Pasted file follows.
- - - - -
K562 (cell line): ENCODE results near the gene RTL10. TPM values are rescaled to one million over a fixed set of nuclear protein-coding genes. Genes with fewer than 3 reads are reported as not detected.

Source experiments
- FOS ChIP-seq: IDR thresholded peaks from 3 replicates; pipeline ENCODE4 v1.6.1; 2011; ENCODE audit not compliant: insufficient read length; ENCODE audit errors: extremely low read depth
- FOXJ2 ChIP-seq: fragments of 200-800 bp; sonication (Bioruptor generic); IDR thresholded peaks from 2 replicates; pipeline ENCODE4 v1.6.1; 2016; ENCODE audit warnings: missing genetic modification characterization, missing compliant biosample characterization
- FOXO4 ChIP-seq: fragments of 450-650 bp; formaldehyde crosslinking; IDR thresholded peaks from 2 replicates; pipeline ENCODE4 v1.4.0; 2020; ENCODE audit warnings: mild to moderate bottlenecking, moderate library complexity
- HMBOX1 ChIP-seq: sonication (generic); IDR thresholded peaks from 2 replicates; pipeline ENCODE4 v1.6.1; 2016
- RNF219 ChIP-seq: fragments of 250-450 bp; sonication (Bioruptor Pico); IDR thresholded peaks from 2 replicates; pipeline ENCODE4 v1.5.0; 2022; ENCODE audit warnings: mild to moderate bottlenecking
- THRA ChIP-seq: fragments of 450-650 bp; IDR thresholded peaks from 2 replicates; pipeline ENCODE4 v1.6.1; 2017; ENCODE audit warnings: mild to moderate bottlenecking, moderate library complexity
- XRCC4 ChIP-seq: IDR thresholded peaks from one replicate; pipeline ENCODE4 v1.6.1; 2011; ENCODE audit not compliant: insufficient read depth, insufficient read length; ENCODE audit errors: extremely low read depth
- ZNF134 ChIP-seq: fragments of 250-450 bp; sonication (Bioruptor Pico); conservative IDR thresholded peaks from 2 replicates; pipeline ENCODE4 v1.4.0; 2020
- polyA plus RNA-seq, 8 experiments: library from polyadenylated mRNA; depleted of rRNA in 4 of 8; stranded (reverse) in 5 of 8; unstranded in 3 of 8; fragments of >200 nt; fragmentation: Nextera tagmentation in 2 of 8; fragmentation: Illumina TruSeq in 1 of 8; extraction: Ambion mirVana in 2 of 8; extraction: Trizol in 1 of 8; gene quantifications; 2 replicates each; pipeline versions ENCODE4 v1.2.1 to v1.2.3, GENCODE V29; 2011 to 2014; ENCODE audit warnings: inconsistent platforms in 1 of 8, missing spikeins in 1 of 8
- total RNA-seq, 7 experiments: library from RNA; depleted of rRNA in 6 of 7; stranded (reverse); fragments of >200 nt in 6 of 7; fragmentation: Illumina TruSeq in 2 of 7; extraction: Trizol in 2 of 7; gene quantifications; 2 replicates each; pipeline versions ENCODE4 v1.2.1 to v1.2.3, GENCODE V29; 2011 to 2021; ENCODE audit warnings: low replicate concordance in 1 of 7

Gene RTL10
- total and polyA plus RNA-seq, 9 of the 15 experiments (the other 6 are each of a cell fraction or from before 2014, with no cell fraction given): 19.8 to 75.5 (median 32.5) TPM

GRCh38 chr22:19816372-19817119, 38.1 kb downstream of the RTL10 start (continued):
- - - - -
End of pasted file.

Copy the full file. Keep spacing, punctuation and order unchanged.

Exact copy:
K562 (cell line): ENCODE results near the gene RTL10. TPM values are rescaled to one million over a fixed set of nuclear protein-coding genes. Genes with fewer than 3 reads are reported as not detected.

Source experiments
- FOS ChIP-seq: IDR thresholded peaks from 3 replicates; pipeline ENCODE4 v1.6.1; 2011; ENCODE audit not compliant: insufficient read length; ENCODE audit errors: extremely low read depth
- FOXJ2 ChIP-seq: fragments of 200-800 bp; sonication (Bioruptor generic); IDR thresholded peaks from 2 replicates; pipeline ENCODE4 v1.6.1; 2016; ENCODE audit warnings: missing genetic modification characterization, missing compliant biosample characterization
- FOXO4 ChIP-seq: fragments of 450-650 bp; formaldehyde crosslinking; IDR thresholded peaks from 2 replicates; pipeline ENCODE4 v1.4.0; 2020; ENCODE audit warnings: mild to moderate bottlenecking, moderate library complexity
- HMBOX1 ChIP-seq: sonication (generic); IDR thresholded peaks from 2 replicates; pipeline ENCODE4 v1.6.1; 2016
- RNF219 ChIP-seq: fragments of 250-450 bp; sonication (Bioruptor Pico); IDR thresholded peaks from 2 replicates; pipeline ENCODE4 v1.5.0; 2022; ENCODE audit warnings: mild to moderate bottlenecking
- THRA ChIP-seq: fragments of 450-650 bp; IDR thresholded peaks from 2 replicates; pipeline ENCODE4 v1.6.1; 2017; ENCODE audit warnings: mild to moderate bottlenecking, moderate library complexity
- XRCC4 ChIP-seq: IDR thresholded peaks from one replicate; pipeline ENCODE4 v1.6.1; 2011; ENCODE audit not compliant: insufficient read depth, insufficient read length; ENCODE audit errors: extremely low read depth
- ZNF134 ChIP-seq: fragments of 250-450 bp; sonication (Bioruptor Pico); conservative IDR thresholded peaks from 2 replicates; pipeline ENCODE4 v1.4.0; 2020
- polyA plus RNA-seq, 8 experiments: library from polyadenylated mRNA; depleted of rRNA in 4 of 8; stranded (reverse) in 5 of 8; unstranded in 3 of 8; fragments of >200 nt; fragmentation: Nextera tagmentation in 2 of 8; fragmentation: Illumina TruSeq in 1 of 8; extraction: Ambion mirVana in 2 of 8; extraction: Trizol in 1 of 8; gene quantifications; 2 replicates each; pipeline versions ENCODE4 v1.2.1 to v1.2.3, GENCODE V29; 2011 to 2014; ENCODE audit warnings: inconsistent platforms in 1 of 8, missing spikeins in 1 of 8
- total RNA-seq, 7 experiments: library from RNA; depleted of rRNA in 6 of 7; stranded (reverse); fragments of >200 nt in 6 of 7; fragmentation: Illumina TruSeq in 2 of 7; extraction: Trizol in 2 of 7; gene quantifications; 2 replicates each; pipeline versions ENCODE4 v1.2.1 to v1.2.3, GENCODE V29; 2011 to 2021; ENCODE audit warnings: low replicate concordance in 1 of 7

Gene RTL10
- total and polyA plus RNA-seq, 9 of the 15 experiments (the other 6 are each of a cell fraction or from before 2014, with no cell fraction given): 19.8 to 75.5 (median 32.5) TPM

GRCh38 chr22:19816372-19817119, 38.1 kb downstream of the RTL10 start (continued):